Review: eWEEK Labs' tests show that the Mozilla Foundation has effectively integrated many significant new features in Firefox 2.0 while making the browser easier to use.
When Firefox 1.0 was introduced two years ago, the goal of the Mozilla Foundation was clear: take all of the innovations and strong features from the Mozilla browser suite and streamline them into a stand-alone Web browser that could compete directly with Internet Explorer and chip away at Microsofts overwhelming browser market share. Looking back, Firefox 1.0 was an unqualified success.
Now, with the release of Firefox 2.0, the Mozilla Foundation is focusing on streamlining the Web browser even further while adding usability features that will make the popular open-source browser easy for even novice users to pick up.
At the same time, the Mozilla Foundation is working to keep Firefox extremely effective, innovative and, of course, poised to gain continual market share from IE.
And, based on our tests of Firefox 2.0, we have to say, at least when it comes to ease of use, mission accomplished.
eWEEK Labs found Firefox 2.0, which can be downloaded at www.mozilla.com,
to have the greatest out-of-the-box usability of any Web browser that we have tested (and thats a lot of Web browsers).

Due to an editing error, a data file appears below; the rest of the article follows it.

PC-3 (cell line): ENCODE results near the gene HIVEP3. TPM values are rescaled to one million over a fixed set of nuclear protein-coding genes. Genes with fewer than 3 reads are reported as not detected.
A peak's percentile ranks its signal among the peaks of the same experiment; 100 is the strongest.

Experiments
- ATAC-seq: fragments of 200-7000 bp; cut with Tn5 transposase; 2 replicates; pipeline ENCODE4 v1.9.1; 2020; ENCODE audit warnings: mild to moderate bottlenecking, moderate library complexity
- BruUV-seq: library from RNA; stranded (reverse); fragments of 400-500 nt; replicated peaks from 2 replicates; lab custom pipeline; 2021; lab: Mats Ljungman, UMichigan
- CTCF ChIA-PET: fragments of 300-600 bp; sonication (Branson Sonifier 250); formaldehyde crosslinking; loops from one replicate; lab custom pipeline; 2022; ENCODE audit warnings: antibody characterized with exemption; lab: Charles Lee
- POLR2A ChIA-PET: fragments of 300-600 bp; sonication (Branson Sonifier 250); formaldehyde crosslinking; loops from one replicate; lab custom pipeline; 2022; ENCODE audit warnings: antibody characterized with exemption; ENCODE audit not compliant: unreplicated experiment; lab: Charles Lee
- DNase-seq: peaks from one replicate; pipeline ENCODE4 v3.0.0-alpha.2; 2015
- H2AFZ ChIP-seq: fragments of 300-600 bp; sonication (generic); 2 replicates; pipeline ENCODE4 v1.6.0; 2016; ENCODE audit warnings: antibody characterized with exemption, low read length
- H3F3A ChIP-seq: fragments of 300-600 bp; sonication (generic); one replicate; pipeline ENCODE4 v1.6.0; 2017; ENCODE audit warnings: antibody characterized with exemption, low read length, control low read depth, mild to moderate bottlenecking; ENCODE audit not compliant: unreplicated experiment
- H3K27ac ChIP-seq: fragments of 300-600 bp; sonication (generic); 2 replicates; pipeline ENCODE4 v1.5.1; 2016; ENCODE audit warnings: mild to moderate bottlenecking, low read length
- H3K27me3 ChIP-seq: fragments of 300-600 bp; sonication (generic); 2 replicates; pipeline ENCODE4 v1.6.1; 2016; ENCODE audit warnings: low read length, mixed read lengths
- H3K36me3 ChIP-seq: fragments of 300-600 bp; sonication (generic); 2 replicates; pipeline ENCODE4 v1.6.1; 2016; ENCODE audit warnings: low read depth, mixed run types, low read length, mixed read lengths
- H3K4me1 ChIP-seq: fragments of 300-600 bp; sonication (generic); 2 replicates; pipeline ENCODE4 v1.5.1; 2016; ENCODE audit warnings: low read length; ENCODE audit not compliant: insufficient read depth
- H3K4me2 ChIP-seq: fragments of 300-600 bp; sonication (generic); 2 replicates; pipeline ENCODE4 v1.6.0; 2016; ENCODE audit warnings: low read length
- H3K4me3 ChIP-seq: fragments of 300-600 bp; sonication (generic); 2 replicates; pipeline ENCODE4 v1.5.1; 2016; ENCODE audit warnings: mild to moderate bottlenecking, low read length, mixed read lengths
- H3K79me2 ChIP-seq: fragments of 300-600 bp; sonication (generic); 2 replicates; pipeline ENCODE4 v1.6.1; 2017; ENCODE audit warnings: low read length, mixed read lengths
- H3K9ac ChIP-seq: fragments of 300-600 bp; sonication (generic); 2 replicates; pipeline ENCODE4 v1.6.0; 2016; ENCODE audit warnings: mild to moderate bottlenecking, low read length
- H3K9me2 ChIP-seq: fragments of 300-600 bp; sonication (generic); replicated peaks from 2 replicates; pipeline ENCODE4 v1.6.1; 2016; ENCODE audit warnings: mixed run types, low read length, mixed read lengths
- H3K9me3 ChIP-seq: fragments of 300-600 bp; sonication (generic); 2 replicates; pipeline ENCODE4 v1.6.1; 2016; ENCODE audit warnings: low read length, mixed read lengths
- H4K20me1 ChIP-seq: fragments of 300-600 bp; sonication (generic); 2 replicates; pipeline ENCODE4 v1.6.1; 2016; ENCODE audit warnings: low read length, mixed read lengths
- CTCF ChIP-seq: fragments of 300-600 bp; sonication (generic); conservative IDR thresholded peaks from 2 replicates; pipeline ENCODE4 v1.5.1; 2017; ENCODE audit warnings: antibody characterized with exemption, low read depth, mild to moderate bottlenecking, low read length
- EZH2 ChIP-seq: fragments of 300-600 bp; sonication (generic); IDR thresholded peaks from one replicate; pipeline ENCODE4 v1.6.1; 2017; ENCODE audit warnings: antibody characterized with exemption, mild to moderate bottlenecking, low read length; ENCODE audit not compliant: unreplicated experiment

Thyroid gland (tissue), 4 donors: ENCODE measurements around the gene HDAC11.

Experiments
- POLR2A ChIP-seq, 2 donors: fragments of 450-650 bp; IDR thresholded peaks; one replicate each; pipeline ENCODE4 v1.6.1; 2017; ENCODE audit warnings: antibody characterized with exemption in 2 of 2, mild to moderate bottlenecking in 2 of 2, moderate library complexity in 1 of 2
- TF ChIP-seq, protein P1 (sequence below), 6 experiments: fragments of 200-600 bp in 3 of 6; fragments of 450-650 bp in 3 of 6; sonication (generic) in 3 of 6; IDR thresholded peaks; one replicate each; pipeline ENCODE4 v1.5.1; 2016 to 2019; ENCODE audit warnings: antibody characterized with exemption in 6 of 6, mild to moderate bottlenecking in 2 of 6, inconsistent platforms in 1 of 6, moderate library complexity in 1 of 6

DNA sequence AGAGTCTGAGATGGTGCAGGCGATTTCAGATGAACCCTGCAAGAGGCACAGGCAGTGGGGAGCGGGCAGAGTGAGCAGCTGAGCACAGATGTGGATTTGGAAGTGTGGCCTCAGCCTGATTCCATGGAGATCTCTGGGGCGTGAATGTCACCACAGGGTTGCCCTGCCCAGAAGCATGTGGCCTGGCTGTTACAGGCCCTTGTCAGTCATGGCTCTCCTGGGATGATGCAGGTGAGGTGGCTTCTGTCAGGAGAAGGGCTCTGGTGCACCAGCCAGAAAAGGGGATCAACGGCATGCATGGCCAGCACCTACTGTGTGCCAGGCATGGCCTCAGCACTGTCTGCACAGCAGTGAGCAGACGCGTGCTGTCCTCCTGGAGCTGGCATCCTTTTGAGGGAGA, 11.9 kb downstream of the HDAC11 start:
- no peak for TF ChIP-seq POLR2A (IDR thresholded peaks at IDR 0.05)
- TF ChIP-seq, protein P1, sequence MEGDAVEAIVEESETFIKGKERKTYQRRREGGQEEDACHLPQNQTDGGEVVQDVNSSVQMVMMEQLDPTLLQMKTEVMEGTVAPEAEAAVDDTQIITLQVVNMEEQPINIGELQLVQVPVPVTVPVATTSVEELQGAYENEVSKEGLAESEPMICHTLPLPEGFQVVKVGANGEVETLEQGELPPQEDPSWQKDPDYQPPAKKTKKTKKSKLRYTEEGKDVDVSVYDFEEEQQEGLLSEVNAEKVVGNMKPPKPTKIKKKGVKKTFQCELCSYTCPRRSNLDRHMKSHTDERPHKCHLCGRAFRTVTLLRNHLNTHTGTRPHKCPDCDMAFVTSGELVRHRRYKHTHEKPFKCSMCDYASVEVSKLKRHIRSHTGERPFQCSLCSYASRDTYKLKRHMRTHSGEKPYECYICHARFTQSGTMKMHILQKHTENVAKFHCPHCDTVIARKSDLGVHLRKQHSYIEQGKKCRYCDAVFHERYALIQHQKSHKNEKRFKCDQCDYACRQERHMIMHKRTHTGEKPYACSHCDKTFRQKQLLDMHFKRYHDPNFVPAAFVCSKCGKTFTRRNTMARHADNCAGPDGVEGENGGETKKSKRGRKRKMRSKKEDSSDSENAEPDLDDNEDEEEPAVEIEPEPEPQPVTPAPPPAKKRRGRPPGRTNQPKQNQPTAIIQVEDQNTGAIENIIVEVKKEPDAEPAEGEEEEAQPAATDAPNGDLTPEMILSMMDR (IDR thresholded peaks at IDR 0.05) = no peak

From improvements in tabbed window management to built-in spell checking to integrated search aids, new features in Firefox 2.0 make it very easy for any user to take full advantage of modern Web browser capabilities.
Other new features in Firefox 2.0 include protections against phishing Web sites, better management of RSS feeds and the ability to restore previous browsing sessions after a crash.
And, of course, unlike the recently released Internet Explorer 7, which runs only on Windows XP Service Pack 2 and the upcoming Vista, Firefox 2.0 will run on the Linux, Unix and Mac OS X platforms, as well as on most versions of Windows.
Click here to read more about eWEEK Labs review of Internet Explorer 7.
However, while the Mozilla Foundation has greatly boosted the usability of Firefox, some configuration options have been removed from the main settings interface, forcing advanced users to rely more on extensions to the browser or on complicated changes through about:config.
These changes may lessen confusion for novice users, but they put Firefox even further behind the Opera Web browser when it comes to ease of configuration and breadth of configuration.